It has been quite some month in terms of world records being broken, but what are likely to be the safest global marks in the near future?
The records of Sergey Bubka were among the “impregnables” of track and field, yet a new era was brought in this month when France’s Olympic champion Renaud Lavillenie pole vaulted 6.16m in Donetsk.
His record-breaking achievement came on the same day that Genzebe Dibaba broke the world indoor two mile world best in Birmingham, the Ethiopian having also set world indoor records over 1500m and 3000m earlier in the month. As if that wasn’t enough, the following day Kenya’s Florence Kiplagat sped to a world half-marathon record in Barcelona.
This got us thinking about the ‘unbeatable’ world records.
For example, Bubka’s marks of 6.15m indoors and 6.14m outdoors had seemed unapproachable to a generation of pole vaulters. Before Lavillenie, Steve Hooker had been the only other man to jump higher than 6.05m.
World-renowned statistician Peter Matthews, editor of Athletics International, put the performance into context by saying: “We are in an age when world records fall but rarely and we should savour those that are set. Many records are lasting far longer than they ever have before, and we have several from the 1980s that could well last for many more years.
“Some will surely last my lifetime, and I might have put Bubka’s in that category, but perhaps not as much as Jackie Joyner-Kersee’s heptathlon, Marita Koch’s 400m or Jürgen Schult’s discus to quote just three. I say that in particular because, although with a lot of height to add, first Steve Hooker and recently, most particularly, Lavillenie have shown the sort of form that made attacking 6.14m and 6.15m a possibility.”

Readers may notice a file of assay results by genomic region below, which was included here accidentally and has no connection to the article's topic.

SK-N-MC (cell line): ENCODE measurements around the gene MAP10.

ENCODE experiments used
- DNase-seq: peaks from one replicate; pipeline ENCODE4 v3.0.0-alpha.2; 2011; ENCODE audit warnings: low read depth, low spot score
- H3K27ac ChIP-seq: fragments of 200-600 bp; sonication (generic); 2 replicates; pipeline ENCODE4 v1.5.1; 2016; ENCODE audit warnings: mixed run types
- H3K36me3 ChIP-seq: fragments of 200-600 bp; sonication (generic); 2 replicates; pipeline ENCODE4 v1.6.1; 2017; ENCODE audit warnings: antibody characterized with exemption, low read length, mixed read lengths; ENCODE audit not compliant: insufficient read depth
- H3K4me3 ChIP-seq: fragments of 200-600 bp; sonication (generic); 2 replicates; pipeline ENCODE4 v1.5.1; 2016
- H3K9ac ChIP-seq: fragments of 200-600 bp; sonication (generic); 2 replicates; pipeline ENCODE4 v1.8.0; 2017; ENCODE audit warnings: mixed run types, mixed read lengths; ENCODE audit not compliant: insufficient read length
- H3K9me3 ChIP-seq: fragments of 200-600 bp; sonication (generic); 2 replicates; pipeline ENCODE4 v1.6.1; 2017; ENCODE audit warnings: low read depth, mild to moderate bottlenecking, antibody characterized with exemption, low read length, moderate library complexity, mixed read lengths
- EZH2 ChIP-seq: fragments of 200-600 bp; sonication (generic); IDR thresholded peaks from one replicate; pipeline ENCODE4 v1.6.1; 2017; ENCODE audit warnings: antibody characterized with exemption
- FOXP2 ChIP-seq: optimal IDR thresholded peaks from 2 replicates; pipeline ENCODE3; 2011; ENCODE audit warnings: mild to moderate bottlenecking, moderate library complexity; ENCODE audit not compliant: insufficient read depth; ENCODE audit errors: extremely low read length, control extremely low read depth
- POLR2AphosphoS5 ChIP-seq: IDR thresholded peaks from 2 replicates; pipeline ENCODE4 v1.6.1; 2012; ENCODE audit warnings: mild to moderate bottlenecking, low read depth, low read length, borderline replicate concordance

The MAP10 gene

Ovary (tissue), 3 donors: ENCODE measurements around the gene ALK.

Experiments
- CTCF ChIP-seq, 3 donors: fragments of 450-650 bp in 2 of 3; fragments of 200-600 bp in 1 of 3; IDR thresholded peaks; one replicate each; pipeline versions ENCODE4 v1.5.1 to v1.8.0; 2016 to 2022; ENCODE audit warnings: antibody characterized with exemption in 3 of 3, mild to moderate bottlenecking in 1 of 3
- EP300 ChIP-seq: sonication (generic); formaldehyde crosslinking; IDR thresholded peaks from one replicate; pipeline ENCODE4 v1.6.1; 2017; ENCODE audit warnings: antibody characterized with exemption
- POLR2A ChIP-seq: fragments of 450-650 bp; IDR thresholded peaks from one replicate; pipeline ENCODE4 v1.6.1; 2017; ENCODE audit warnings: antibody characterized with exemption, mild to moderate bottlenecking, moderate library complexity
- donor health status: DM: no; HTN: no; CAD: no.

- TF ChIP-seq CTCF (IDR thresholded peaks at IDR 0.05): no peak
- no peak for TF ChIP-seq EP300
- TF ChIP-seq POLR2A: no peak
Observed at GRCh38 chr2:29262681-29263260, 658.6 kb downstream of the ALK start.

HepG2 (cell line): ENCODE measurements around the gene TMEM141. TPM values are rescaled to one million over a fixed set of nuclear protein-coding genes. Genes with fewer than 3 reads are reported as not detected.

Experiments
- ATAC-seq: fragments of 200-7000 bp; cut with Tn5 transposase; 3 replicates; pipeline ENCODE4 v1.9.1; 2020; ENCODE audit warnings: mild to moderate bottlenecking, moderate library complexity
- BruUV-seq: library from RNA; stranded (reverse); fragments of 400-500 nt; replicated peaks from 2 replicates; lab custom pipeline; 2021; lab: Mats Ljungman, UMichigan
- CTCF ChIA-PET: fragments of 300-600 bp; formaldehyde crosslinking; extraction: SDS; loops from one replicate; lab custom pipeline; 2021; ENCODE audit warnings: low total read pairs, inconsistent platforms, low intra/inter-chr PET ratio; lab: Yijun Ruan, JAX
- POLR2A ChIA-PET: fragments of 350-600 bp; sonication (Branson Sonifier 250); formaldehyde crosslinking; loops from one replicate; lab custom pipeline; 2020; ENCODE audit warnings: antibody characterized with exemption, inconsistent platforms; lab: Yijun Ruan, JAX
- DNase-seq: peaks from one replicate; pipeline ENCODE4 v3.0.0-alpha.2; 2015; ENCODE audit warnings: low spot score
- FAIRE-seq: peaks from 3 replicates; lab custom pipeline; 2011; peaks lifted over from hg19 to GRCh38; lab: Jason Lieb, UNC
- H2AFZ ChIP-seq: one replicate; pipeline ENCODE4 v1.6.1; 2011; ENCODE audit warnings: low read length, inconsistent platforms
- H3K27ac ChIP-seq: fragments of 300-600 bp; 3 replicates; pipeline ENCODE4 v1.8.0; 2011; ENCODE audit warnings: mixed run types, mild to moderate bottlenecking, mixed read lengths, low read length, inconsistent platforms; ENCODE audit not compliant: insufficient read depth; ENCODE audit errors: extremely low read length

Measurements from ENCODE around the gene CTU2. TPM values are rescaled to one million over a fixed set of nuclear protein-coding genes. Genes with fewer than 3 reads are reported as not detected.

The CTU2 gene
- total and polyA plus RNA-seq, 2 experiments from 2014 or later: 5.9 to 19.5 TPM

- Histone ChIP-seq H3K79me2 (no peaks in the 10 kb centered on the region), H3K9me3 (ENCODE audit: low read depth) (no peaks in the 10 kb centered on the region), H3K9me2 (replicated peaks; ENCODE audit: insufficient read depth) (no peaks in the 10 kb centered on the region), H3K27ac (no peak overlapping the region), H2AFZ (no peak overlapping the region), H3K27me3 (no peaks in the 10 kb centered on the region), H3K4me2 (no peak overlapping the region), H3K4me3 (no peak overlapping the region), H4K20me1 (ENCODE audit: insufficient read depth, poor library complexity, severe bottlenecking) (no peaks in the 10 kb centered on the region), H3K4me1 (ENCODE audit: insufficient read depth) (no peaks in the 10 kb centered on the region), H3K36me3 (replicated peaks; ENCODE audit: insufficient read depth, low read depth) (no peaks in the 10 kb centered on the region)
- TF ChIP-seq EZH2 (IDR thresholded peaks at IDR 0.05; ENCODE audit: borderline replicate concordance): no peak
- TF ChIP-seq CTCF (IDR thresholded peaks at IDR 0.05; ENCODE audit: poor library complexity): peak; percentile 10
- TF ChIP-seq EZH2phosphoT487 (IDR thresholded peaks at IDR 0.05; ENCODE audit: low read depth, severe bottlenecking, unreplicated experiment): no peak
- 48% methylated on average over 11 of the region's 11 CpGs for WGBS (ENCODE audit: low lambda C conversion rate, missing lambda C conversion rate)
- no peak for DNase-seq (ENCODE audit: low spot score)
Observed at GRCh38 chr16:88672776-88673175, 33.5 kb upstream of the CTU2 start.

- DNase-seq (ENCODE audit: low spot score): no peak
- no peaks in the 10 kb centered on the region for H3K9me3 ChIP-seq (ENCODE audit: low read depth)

Bubka’s world indoor record had long been considered one of the least assailable men’s records, but here AW ranks what it thinks are the top ten safest global marks in the near future in Olympic disciplines. Percentage against best marks of this decade shown.
1 Women’s 400m 47.60 Marita Koch 1985 3.3%
2 Women’s discus 76.80m Gabriele Rensch 1988 11.1
3 Women’s shot 22.63m Natalya Lisovskaya 1987 6.5
4 Women’s heptathlon 7291 Jackie Joyner-Kersee 1988 4.8
5 Men’s javelin 98.48m Jan Zelezny 1996 8.7
6 Women’s 100m 10.49 F Griffith-Joyner 1988 2.0
7 Women’s 200m 21.34 F Griffith-Joyner 1988 1.6
8 Women’s long jump 7.52m Galina Chistiakova 1988 3.7
9 Women’s 1500m 3:50.46 Yunxia Qu 1993 2.5
10 Men’s long jump 8.95m Mike Powell 1991 4.6